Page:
Consider: When introverts are given time to reflect and share, they provide nuance and new perspectives. The challenge – finding spots to insert their ideas, which can be daunting. And by the time their ideas are ready for prime time, the discussion has moved to another topic, and their lack of immediate participation causes professors and peers to believe they have nothing significant to add or God forbid – not paying attention.

Extroverts on the other hand, prefer continuous dialogue — think external tumbler – sometimes drowning out opportunities for introverts. But give credit to extroverts by helping to “get the ball rolling” and keeping the discussion alive.

Of course, not all classes are discussion-based, and discussion-based classes are not always troublesome for introverts. By understanding that classrooms are comprised of different personalities, professors need to offer quieter students a fair shot at expressing their potential. Plus, encouraging other methods of participation helps students develop equally important introverted qualities of concentration and deep thought. Learning how to be a good listener and work one-on-one or even alone–strong skills of an introvert–are as valuable as being a good speaker and able to work in groups.

Balancing empowerment with skill-building

While it’s important for students to feel empowered by their innate introversion or extroversion, it’s equally important to develop the agility and confidence to “flex” and lean into the less preferred side their personality. The trick, of course, is to figure out in any given situation, do you need to extrovert or do you need to introvert?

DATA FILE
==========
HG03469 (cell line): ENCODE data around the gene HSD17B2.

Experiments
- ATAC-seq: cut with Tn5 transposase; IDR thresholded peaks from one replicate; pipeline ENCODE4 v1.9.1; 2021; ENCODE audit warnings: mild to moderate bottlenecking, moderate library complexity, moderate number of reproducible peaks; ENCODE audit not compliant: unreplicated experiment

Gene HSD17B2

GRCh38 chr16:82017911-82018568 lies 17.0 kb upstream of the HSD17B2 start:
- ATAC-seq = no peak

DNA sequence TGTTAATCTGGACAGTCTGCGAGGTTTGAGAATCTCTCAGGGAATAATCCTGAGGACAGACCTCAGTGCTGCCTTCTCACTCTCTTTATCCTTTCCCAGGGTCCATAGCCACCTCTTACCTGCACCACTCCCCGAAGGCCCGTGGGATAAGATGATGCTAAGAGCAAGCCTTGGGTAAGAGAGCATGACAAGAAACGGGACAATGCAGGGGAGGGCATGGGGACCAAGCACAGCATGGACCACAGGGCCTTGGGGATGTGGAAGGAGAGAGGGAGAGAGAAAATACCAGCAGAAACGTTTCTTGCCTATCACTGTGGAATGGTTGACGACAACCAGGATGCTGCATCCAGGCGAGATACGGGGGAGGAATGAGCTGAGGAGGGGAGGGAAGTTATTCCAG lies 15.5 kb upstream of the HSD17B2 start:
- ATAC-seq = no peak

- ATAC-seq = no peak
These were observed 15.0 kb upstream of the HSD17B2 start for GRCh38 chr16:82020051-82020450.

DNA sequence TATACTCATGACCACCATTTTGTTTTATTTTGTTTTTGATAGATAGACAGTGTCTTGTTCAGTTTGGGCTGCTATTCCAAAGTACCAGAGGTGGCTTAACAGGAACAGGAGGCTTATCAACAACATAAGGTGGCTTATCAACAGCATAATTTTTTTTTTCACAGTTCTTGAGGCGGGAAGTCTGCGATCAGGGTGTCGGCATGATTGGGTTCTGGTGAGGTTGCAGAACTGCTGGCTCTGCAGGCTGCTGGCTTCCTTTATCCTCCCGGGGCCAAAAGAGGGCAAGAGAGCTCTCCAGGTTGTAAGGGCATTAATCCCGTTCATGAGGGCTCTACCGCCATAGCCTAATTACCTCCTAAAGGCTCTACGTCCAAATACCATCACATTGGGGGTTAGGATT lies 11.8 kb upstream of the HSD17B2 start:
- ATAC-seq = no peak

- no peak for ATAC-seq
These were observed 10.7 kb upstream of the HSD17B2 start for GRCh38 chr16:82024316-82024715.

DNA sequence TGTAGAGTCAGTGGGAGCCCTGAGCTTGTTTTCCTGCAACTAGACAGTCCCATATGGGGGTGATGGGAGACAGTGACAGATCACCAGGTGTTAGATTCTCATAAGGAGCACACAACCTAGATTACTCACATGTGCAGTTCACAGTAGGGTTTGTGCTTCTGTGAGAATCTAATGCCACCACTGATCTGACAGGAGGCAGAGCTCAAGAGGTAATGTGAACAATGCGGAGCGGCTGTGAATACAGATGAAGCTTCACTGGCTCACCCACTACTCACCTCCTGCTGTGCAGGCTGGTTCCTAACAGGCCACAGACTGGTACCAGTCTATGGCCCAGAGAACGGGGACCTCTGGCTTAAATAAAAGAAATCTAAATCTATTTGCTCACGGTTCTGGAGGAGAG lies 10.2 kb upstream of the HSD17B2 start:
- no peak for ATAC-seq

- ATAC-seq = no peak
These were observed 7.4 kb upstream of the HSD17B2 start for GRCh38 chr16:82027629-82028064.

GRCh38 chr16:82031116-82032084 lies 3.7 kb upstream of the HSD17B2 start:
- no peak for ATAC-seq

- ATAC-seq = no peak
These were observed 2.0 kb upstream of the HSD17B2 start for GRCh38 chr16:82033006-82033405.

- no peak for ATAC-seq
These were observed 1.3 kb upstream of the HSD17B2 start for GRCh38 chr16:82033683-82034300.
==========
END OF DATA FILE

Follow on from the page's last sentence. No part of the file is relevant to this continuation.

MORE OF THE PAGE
In the end, our higher learning institutions have an opportunity to ensure every voice – big and small – is heard. That we strive to create an inclusive community of learning where students feel honored, encouraged to share, venture out of their comfort zone and embrace their true nature.

Next Blog Post: Tips for Both Introverts and Extroverts in The Classroom.

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Carrie Morris, PHR, ACC

About Carrie Morris, PHR, ACC

Carrie Morris is a certified life and career development coach, dedicated to the practice of supporting clients’ awareness, recognition, and achievement of their desired goals and inspired vision for the future. Formerly, Ms. Morris represented the Department of Defense, Discovery Health, Walt Disney Company, Marriott International, among Fortune 500’s leading hospitality and leisure brands in their search and acquisition of executive talent. With two decades of practice, she offers a range of career design and talent assessments, including The Myers-Briggs Type Indicator® (MBTI®), models job-search techniques, interview strategies, and insights for college graduates, professionals in the midst of a career transition, as well as those who desire greater satisfaction and impact in their personal and professional lives. Ms. Morris has received specialized training in a variety of coaching methodologies, including positive psychology, somatic coaching and ADHD coaching. She is also a freelance writer; her articles have appeared in DC Magazine, Washington Post, Bethesda Magazine, More Magazine, among other local and national publications.